Hataoka finished the second round in Michigan at 9 under. Lee (69) was also solid Friday. Gaby Lopez (68), Jodi Ewart Shadoff (70) and Lindy Duncan (70) were a stroke behind Lee in a tie for third.

Hataoka did not make a single bogey in last week's three-round tournament, and she didn't have any in the first round in Michigan. She finally made a few Friday, but that didn't stop her from taking sole possession of the lead.

''I kind of feel like not really perfect, but I just kind of try to (be) aggressive,'' she said.

Full-field scores from the LPGA Volvik Championship

Lee, who lost by one stroke on this course last year, is in contention again.

''I guess the fairways are pretty generous and I think the greens are a little bit on the trickier side to read,'' Lee said. ''As long as your iron shots are pretty solid, I think you're going to be in good position around this golf course.''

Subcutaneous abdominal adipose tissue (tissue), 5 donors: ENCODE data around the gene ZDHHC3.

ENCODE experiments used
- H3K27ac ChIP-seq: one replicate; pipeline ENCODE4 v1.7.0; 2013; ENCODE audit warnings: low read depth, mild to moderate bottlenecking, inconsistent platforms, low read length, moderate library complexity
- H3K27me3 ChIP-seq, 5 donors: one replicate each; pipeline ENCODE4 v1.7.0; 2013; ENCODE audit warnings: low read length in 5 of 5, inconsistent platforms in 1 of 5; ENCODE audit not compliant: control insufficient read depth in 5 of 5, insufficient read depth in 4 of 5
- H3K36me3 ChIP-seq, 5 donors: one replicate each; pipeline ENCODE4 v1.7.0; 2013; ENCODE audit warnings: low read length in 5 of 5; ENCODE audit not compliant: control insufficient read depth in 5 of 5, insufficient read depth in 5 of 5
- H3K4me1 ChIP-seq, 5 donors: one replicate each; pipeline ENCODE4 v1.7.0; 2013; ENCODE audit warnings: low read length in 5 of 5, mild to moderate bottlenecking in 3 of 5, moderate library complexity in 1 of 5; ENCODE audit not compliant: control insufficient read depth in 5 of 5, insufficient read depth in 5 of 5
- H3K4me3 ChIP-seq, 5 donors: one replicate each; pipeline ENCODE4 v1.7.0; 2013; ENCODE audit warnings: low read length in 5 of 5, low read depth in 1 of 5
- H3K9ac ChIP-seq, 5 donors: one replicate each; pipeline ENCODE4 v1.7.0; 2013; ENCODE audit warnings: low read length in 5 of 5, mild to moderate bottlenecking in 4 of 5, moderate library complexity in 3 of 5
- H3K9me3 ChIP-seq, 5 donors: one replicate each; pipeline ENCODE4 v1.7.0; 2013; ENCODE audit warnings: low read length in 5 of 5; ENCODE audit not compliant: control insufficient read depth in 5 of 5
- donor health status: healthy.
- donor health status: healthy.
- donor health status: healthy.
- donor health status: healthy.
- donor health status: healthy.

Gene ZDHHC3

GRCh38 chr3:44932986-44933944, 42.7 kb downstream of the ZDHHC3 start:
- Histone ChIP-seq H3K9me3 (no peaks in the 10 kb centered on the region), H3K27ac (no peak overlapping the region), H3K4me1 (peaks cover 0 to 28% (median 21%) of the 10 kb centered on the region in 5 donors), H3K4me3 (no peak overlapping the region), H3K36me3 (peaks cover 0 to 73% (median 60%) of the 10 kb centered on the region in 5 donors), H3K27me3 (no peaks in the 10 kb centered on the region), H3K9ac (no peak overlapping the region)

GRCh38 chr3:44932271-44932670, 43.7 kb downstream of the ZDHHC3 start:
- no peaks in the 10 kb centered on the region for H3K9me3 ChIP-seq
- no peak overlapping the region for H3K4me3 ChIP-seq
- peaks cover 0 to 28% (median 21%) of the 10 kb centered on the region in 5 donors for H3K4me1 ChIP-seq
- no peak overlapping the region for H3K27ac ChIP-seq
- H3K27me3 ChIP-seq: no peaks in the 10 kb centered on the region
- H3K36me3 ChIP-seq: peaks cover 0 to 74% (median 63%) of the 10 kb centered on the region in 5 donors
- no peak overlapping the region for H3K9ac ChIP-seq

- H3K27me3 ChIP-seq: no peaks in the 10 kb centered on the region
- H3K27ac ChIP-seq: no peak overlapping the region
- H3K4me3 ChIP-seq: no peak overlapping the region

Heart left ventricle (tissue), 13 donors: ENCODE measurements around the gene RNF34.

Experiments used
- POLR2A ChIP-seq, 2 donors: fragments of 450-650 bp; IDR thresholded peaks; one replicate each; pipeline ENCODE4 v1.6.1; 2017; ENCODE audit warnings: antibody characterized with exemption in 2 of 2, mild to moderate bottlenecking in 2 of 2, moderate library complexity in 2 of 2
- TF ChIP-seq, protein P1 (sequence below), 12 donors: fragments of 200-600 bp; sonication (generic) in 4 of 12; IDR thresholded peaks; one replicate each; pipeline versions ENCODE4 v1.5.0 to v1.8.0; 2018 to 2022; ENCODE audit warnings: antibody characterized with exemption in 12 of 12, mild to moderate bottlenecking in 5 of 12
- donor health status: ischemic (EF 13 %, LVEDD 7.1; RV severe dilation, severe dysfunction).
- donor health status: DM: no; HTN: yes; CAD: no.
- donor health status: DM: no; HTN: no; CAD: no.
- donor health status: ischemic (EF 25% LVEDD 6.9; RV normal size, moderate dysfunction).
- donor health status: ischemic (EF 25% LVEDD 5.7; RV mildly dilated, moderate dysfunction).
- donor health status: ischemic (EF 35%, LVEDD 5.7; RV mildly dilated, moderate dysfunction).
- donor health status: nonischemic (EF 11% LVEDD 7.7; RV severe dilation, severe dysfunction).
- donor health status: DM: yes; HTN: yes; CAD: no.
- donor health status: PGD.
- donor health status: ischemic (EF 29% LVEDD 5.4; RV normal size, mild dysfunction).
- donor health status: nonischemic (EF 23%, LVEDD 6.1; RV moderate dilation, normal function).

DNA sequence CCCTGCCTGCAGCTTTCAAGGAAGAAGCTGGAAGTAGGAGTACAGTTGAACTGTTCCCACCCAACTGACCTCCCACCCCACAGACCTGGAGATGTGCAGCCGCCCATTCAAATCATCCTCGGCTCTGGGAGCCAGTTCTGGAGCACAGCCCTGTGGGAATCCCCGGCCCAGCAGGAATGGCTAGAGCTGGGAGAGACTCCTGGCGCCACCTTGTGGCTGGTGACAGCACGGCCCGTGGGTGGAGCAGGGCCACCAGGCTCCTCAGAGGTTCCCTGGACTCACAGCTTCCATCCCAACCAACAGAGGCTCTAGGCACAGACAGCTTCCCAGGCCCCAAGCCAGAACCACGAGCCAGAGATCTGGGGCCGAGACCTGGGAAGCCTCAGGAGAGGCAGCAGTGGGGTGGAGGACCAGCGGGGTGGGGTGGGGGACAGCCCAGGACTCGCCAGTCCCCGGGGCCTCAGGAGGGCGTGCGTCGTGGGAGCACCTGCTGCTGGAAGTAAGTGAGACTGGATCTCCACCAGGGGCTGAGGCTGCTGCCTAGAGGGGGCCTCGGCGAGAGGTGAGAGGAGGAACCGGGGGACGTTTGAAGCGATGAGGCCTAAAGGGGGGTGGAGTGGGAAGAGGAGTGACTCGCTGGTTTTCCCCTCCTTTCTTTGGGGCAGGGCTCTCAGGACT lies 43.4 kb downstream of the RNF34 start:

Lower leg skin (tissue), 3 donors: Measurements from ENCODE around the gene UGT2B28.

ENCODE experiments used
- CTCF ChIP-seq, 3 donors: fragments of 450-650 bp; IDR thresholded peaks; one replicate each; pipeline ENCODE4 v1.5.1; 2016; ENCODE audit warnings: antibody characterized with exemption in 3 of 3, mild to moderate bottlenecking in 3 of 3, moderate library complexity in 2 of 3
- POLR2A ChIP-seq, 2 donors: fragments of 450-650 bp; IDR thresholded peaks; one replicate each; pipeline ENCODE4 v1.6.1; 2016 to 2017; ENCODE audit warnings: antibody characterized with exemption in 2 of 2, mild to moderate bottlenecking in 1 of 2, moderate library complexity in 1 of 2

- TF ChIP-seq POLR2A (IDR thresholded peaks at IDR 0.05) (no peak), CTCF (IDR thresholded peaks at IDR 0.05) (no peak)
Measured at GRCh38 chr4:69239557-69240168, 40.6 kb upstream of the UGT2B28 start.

Lee birdied the first two holes, and the only blemish on her scorecard Friday came on the par-5 14th. After missing the fairway to the right, she hit an aggressive shot out of the rough that went straight toward a water hazard well in front of the green. She settled for a bogey after taking a drop.

''I thought the ball was sitting OK in the rough, but it must have been a bit funny, or underneath it,'' she said. ''I made a mistake. I thought it was good enough to hit 3-wood there.''

Lee lost last year in Michigan to Shanshan Feng, but Feng will have some ground to make up in her attempt to repeat. She shot 69 on Friday but is still eight strokes behind the leader.

Ariya Jutanugarn was 6 under after a second consecutive 69.

Lopez made only six pars in the second round, tied for the fewest of the day, but her eight birdies and four bogeys put her near the top of the leaderboard.

''It was a little bit of an up and down,'' she said. ''There's so many opportunities out here to make birdie, that the most important thing to do is just to be patient, to be in the moment and not to get ahead of yourself. I think I came back from a couple mistakes that I did.''